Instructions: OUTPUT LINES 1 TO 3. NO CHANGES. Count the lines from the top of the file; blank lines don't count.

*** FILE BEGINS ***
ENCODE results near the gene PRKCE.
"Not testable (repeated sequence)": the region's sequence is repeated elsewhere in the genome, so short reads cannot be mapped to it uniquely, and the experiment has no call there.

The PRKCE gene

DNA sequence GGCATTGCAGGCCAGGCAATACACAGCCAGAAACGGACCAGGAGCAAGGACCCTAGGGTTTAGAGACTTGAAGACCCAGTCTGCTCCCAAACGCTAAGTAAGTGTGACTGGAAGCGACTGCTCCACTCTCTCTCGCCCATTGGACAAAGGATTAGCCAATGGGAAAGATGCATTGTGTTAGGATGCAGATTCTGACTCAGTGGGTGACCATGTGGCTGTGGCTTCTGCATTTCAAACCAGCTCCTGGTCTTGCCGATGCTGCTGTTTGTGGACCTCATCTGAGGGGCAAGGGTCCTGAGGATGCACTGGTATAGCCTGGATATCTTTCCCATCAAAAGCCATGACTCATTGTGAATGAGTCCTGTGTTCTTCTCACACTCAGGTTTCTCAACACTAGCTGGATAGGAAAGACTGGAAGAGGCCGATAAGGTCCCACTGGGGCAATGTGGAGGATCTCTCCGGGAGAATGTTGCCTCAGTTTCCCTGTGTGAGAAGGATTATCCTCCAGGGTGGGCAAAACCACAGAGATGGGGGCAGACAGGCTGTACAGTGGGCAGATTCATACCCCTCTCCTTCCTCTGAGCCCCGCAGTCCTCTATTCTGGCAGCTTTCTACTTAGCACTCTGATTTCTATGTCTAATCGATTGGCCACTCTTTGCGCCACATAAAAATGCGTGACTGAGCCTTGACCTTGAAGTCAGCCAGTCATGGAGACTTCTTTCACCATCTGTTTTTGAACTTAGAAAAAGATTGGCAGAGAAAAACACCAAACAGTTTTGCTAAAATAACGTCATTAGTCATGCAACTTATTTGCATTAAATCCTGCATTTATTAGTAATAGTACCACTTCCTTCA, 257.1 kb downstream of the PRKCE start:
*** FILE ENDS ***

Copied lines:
ENCODE results near the gene PRKCE.
"Not testable (repeated sequence)": the region's sequence is repeated elsewhere in the genome, so short reads cannot be mapped to it uniquely, and the experiment has no call there.

The PRKCE gene